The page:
Scientific publication

Range map data of ecosystem structuring species under global climate change

Credits: Photo by Australian Institute of Marine Science

Understanding how climate change will reshape the distribution of marine species is essential for developing effective conservation strategies. Yet, many crucial species – those that form essential underwater habitats – have been overlooked in existing data. Additionally, outdated climate models have hampered accurate projections of how these species might fare in the long term.

Our team addresses these issues by providing detailed range maps for 980 marine species critical to ocean health, including seagrasses, kelps, fucoids, and cold-water corals. These maps cover both current distributions (2010-2020) and future scenarios (2090-2100). Importantly, our projections use the latest climate models, from low emission scenarios outlined in the Paris Agreement to higher emission possibilities, giving a realistic range of potential outcomes.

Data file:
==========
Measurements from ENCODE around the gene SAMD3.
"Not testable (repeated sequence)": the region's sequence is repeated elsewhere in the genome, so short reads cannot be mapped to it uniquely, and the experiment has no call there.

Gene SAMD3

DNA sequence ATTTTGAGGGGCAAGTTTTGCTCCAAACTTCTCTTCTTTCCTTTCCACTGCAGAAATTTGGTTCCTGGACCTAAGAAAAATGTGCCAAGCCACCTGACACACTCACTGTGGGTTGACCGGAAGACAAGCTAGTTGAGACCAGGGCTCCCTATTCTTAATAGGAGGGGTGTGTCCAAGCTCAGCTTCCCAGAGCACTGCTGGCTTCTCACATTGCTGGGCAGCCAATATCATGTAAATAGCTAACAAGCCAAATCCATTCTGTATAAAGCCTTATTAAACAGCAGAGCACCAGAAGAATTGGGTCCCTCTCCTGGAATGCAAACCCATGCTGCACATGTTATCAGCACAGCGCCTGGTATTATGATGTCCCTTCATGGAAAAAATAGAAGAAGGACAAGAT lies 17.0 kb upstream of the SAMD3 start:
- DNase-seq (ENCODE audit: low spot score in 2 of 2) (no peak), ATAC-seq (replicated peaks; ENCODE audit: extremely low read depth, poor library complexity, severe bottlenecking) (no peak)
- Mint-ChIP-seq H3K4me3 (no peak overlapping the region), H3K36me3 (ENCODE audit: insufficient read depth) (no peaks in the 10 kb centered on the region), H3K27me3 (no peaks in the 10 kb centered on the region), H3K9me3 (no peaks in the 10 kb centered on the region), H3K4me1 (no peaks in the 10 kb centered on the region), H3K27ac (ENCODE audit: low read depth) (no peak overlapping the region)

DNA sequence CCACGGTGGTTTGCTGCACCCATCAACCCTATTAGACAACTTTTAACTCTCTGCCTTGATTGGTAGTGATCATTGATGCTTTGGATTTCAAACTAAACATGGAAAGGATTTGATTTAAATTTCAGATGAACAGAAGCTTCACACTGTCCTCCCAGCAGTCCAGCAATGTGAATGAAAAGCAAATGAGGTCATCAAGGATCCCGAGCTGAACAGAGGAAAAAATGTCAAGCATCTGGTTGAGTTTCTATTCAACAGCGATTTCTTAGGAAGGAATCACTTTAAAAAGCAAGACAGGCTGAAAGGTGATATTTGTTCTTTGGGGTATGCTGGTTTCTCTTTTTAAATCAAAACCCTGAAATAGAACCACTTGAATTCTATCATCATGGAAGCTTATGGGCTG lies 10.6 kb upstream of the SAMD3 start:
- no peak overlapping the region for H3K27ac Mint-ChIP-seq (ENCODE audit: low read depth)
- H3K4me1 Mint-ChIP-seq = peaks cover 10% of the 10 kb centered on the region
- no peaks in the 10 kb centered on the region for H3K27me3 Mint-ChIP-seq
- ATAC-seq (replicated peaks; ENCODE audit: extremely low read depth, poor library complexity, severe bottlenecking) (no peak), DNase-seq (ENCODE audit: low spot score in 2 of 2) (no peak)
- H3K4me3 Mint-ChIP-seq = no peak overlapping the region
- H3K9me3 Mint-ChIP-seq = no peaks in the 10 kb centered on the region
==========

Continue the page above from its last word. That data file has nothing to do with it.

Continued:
Building these maps involved advanced machine learning algorithms, the most comprehensive datasets available, and careful quality control. This focus on accuracy means our maps offer a powerful tool for policymakers and conservationists, offering insights into:

  1. Changing “Hotspots”: Where marine biodiversity might increase or decrease.
  2. Vulnerable Habitats: Areas likely to experience the greatest shifts in species distribution.
  3. Conservation Planning: How to protect the most critical ecosystems as the climate changes.

Our commitment is to provide scientifically rigorous data that can underpin effective ocean conservation and ensure the resilience of these vital marine environments.

Main reference

Gouvêa, L., Fragkopoulou, Legrand, L., & Assis, Serrão, E.A. J. (2024). Range map data of marine ecosystem structuring species under global climate change. Data in Brief.

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Jorge Assis [PhD, Associate Researcher]
Centre of Marine Sciences, University of Algarve [Faro, Portugal]
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